• Creating traffic-free streets to allow cafes and shops to reopen and the local economy to pick up again, as Vilnius is planning across its whole city centre. There is great potential for this in Soho and Covent Garden, for instance, where much of the traffic is simply cutting through.

As your legal department will know, councils have powers to take these emergency actions.  London Living Streets has produced this guide for local authorities.

Long term: lock in the benefits of low traffic

You have been very clear that air pollution is a top priority of Westminster City Council and rightly so. We know that air pollution prematurely ends 9,500 lives a year in London, permanently damages children’s growing lungs - and now a link has now been found between high levels of pollution and the Covid-19 death rate. The lockdown has seen NO2 fall by up to half in Westminster - it cannot be allowed to return to its previous, illegal levels. This is our chance to change the status quo and prioritise clean air by reducing motor traffic. People have had a taste of clean air and safe space to walk and cycle and the vast majority don’t want to go back to business as usual.

However, there is a real threat that with public transport operating a skeleton service for months to come and people avoiding the risk of infection, Westminster’s streets could fill up again with polluting cars, taxis, vans and so on. Note that Wuhan’s post-crisis population has switched dramatically to cars away from public transport. We believe the council can act now to prevent this happening here. Lambeth’s Covid-19 transport strategy response provides a good example of what can be done in an inner London borough.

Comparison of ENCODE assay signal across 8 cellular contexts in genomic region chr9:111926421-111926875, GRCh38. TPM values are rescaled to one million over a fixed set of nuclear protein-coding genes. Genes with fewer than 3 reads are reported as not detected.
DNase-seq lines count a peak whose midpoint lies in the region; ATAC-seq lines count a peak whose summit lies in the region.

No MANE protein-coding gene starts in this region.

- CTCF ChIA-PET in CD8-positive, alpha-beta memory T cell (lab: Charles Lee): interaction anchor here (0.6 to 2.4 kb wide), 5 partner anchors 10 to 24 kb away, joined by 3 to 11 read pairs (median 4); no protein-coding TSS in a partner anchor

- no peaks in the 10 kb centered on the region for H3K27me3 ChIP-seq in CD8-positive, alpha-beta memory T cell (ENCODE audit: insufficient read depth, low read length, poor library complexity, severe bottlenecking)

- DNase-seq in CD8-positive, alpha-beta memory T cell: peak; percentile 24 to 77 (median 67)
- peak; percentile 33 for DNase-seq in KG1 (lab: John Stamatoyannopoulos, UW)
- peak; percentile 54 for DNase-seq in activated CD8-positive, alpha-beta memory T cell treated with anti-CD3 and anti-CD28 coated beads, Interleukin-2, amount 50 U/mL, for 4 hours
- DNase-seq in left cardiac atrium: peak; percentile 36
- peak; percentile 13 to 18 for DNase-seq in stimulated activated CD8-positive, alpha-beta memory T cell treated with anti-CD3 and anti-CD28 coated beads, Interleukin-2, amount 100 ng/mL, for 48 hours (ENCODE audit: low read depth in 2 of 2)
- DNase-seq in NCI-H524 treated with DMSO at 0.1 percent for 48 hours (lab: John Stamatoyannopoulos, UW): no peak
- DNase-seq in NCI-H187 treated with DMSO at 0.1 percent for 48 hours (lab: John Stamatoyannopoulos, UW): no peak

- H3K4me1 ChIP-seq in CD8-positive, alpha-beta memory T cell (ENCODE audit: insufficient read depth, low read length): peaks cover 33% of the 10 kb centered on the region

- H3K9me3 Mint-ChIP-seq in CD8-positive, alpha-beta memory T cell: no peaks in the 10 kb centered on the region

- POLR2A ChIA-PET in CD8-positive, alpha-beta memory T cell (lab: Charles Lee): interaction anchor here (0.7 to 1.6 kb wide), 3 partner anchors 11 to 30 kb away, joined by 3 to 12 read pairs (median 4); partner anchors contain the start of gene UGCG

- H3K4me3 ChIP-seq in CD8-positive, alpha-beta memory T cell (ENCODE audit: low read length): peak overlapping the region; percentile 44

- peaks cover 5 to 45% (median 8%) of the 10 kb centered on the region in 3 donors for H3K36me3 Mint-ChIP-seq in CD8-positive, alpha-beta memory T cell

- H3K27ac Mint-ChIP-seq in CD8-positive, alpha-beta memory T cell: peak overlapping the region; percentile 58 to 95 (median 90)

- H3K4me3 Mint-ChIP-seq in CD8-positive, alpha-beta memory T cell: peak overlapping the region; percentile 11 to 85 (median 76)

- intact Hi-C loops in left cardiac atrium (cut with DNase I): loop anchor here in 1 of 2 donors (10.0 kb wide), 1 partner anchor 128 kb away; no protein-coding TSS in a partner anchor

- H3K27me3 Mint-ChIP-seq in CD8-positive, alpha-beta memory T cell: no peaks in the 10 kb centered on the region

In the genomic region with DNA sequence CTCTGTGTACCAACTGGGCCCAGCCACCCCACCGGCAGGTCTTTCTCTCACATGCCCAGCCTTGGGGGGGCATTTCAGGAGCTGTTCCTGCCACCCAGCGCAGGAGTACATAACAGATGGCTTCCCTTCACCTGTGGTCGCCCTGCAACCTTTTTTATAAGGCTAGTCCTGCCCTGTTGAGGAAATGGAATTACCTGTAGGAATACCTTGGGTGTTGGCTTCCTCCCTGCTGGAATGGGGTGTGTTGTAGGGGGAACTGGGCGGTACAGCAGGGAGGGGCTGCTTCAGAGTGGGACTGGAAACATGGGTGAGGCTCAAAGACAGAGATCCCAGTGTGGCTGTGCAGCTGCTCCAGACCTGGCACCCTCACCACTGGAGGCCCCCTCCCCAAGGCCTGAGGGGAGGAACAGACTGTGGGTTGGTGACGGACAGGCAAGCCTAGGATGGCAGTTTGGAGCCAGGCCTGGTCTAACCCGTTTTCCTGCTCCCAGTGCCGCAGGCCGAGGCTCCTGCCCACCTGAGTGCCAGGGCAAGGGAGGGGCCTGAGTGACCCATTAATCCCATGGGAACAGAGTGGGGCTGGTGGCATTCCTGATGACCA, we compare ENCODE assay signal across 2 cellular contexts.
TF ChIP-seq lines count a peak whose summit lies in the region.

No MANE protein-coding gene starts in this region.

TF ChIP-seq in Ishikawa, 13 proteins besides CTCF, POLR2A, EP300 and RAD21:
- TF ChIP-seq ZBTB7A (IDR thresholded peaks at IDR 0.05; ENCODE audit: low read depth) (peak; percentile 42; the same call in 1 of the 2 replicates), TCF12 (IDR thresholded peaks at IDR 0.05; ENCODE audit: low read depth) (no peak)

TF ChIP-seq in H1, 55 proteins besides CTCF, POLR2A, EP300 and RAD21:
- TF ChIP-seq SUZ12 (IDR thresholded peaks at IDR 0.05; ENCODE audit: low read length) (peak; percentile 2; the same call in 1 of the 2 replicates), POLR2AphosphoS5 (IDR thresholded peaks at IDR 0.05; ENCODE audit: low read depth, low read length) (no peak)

We urge you to:

  • Seek to permanently reduce levels of motor traffic. Urgently put into place public plans and targets for motor traffic reduction, using data available from before and during the crisis, to identify priority opportunities to change streets permanently for the better. These plans need to go further than Westminster’s current transport strategy and Air Quality Action Plan. There needs to be less reliance on electric vehicles and more on reducing traffic wholesale and enabling walking and cycling, with an emphasis on consolidating deliveries to reduce van and HGV journeys on our streets.
  • Return space and priority to active and sustainable travel modes, rather than motor traffic. Where possible, turn the temporary motor traffic restrictions suggested above into trial and then permanent schemes. Enable walking by giving more priority to pedestrians over traffic with wider pavements and shorter waits at pedestrian crossings. Pursue London Living Streets’ ideas for a network of healthy walking routes through Central London. Enable a shift to cycling, for instance by creating safe routes to schools and using Westminster’s professional cycling instructors to give families the confidence to ride the school run.
  • Go ahead with planned improvements. The current situation makes this more important than ever. We understand that funds may now be scarcer, but seek your reassurance that you will press ahead even if money has to be saved by a less expensive implementation.

We trust that you will take these proposals seriously. We were disappointed to learn that Westminster City Council plans to reopen pedestrianised Grosvenor Square West to motor traffic, creating space for vehicles at a time when the exact opposite is needed.

We would welcome an online meeting with you to discuss these issues.

Thank you,

Andy Beverley, Westminster Healthy Streets
Peter Hartley, Westminster Living Streets
George Waite, The Belgravia Society
Gaby Higgs, The St Marylebone Society
David Harrison, London Living Streets
Colin Wing, Westminster Cycling Campaign
Michael Mcsherry, IWGB Cycling Instructors Branch
Jemima Hartshorn, Mums for Lungs